Szasz presents seven reasons why health care is becoming more and more expensive.

Thomas Szasz is a psychiatrist and author well known for his criticism of the modern psychiatry movement. He has consistently sought to apply classical liberal principles (such as bodily and mental self ownership) to social science and also explored the consequences of mandatory institutionalization of persons the state deemed to be insane. In his book, The Myth of Mental Illness (1960), Szasz claims that psychiatry ultimately robs people of the responsibility of being moral agents by obscuring the difference between socially unacceptable behavior and disease.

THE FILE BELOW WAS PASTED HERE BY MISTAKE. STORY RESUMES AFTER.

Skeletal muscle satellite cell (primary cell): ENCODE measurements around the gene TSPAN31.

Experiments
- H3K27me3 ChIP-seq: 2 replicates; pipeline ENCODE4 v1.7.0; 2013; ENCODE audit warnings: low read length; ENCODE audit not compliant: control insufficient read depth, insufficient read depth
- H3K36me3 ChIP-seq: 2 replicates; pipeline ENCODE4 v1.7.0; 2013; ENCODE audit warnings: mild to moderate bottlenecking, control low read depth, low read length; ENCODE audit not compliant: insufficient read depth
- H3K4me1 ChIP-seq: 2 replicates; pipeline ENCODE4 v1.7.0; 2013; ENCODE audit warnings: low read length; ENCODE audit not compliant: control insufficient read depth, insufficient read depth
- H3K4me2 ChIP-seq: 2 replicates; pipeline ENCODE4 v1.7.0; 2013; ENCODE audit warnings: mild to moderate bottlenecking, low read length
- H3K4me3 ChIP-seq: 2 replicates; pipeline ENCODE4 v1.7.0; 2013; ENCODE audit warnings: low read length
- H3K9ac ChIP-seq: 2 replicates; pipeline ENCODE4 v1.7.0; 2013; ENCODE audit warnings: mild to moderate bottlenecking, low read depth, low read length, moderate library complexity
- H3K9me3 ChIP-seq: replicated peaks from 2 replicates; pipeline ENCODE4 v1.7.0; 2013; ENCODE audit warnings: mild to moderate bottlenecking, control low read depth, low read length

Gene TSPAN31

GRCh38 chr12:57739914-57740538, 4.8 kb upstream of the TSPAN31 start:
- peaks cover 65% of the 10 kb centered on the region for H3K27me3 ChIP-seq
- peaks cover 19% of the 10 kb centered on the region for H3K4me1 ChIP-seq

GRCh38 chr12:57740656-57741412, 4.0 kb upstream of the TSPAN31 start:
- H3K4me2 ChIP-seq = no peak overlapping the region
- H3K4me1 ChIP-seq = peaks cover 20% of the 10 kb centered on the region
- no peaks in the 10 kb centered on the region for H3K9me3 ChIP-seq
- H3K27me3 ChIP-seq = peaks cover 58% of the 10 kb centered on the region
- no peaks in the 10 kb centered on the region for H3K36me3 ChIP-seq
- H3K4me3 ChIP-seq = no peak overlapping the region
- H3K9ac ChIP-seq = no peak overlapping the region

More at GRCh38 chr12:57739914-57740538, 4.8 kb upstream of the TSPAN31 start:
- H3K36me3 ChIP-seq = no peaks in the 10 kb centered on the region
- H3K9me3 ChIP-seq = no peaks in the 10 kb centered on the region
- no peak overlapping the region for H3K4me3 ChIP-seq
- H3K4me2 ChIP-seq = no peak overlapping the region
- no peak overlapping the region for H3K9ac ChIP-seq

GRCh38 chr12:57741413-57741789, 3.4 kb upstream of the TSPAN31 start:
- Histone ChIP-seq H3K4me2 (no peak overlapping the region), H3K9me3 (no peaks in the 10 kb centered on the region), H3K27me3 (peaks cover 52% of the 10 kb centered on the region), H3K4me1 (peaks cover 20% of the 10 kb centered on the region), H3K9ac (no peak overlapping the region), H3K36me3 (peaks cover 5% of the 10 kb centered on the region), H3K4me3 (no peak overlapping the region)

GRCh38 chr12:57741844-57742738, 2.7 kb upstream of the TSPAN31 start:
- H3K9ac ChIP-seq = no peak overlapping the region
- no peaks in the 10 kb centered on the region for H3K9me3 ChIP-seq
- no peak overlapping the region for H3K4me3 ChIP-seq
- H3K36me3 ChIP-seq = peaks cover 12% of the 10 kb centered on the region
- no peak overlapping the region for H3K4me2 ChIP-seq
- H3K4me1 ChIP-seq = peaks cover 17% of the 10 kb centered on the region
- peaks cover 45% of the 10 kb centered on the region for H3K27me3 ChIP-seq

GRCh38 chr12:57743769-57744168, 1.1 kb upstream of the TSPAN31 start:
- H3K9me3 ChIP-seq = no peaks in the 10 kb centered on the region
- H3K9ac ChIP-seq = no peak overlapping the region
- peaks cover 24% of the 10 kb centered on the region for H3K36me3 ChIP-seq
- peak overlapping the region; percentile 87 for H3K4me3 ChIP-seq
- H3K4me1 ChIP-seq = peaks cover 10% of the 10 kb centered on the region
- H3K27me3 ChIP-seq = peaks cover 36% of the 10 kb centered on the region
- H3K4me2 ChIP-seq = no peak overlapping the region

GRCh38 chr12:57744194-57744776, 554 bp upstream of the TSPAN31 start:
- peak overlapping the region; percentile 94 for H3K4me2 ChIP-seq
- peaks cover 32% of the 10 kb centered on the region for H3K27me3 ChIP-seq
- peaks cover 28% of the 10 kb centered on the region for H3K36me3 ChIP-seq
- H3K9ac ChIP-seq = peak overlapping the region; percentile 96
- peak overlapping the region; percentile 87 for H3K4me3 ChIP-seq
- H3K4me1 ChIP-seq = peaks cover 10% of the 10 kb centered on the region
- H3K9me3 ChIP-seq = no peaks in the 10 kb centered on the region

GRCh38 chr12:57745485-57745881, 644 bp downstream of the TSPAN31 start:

The health care debate is fundamentally broken, argues the great psychiatry skeptic Thomas Szasz, because it assumes a flawed premise. Namely, that “diseases require treatment, so the thing to do is to avoid diseases so you don’t need treatment.” Szasz ties this to the problem of socialism in health care. Because of the way we think about disease, we have a health care system that removes control from individuals and gives it to state‐​enabled doctors and insurance companies. In psychology, for example, “diseases are no longer defined by pathologists but are defined essentially by a political process.” This has lead to, among other things, more expensive health care. Szasz offers seven reasons why, many having to do with the way we think about disease, how it should be treated, and the relationship between citizens and medicine. Szasz spoke at the Future of Freedom 5th Anniversary Conference on September 25, 1994.